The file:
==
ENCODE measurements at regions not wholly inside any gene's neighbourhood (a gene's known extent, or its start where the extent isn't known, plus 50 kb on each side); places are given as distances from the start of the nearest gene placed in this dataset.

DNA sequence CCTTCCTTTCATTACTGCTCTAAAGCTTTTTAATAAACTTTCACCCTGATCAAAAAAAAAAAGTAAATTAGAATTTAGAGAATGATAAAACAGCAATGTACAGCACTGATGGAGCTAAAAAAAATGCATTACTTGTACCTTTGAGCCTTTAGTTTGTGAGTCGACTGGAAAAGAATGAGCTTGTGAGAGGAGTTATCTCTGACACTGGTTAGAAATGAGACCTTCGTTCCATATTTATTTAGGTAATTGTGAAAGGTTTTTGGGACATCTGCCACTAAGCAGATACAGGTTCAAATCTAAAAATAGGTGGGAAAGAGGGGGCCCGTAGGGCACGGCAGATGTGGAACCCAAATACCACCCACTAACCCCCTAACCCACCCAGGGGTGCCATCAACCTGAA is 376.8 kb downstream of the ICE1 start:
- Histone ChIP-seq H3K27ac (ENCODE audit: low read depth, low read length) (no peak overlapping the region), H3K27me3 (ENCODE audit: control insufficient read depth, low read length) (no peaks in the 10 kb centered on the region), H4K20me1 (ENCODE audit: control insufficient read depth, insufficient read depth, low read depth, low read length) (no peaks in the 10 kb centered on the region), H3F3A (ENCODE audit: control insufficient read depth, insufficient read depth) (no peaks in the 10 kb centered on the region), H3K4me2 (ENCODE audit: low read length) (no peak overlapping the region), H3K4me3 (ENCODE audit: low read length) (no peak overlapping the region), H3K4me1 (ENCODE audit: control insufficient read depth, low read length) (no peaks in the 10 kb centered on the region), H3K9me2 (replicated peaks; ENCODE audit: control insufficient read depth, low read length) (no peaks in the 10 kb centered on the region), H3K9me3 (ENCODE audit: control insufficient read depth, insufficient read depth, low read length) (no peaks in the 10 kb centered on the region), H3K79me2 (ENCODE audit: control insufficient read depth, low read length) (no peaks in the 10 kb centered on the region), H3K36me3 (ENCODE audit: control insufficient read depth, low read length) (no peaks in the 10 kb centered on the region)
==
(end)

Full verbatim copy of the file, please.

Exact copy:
ENCODE measurements at regions not wholly inside any gene's neighbourhood (a gene's known extent, or its start where the extent isn't known, plus 50 kb on each side); places are given as distances from the start of the nearest gene placed in this dataset.

DNA sequence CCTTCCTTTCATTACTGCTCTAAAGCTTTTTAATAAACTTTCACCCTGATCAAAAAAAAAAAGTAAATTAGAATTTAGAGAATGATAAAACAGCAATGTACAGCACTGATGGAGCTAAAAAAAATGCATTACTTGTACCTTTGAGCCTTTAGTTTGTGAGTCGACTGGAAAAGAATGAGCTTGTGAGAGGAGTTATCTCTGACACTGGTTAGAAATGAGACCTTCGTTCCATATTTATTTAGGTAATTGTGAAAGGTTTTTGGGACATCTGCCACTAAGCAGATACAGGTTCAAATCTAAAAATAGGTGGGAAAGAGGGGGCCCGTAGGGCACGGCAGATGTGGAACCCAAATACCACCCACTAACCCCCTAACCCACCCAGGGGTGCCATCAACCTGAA is 376.8 kb downstream of the ICE1 start:
- Histone ChIP-seq H3K27ac (ENCODE audit: low read depth, low read length) (no peak overlapping the region), H3K27me3 (ENCODE audit: control insufficient read depth, low read length) (no peaks in the 10 kb centered on the region), H4K20me1 (ENCODE audit: control insufficient read depth, insufficient read depth, low read depth, low read length) (no peaks in the 10 kb centered on the region), H3F3A (ENCODE audit: control insufficient read depth, insufficient read depth) (no peaks in the 10 kb centered on the region), H3K4me2 (ENCODE audit: low read length) (no peak overlapping the region), H3K4me3 (ENCODE audit: low read length) (no peak overlapping the region), H3K4me1 (ENCODE audit: control insufficient read depth, low read length) (no peaks in the 10 kb centered on the region), H3K9me2 (replicated peaks; ENCODE audit: control insufficient read depth, low read length) (no peaks in the 10 kb centered on the region), H3K9me3 (ENCODE audit: control insufficient read depth, insufficient read depth, low read length) (no peaks in the 10 kb centered on the region), H3K79me2 (ENCODE audit: control insufficient read depth, low read length) (no peaks in the 10 kb centered on the region), H3K36me3 (ENCODE audit: control insufficient read depth, low read length) (no peaks in the 10 kb centered on the region)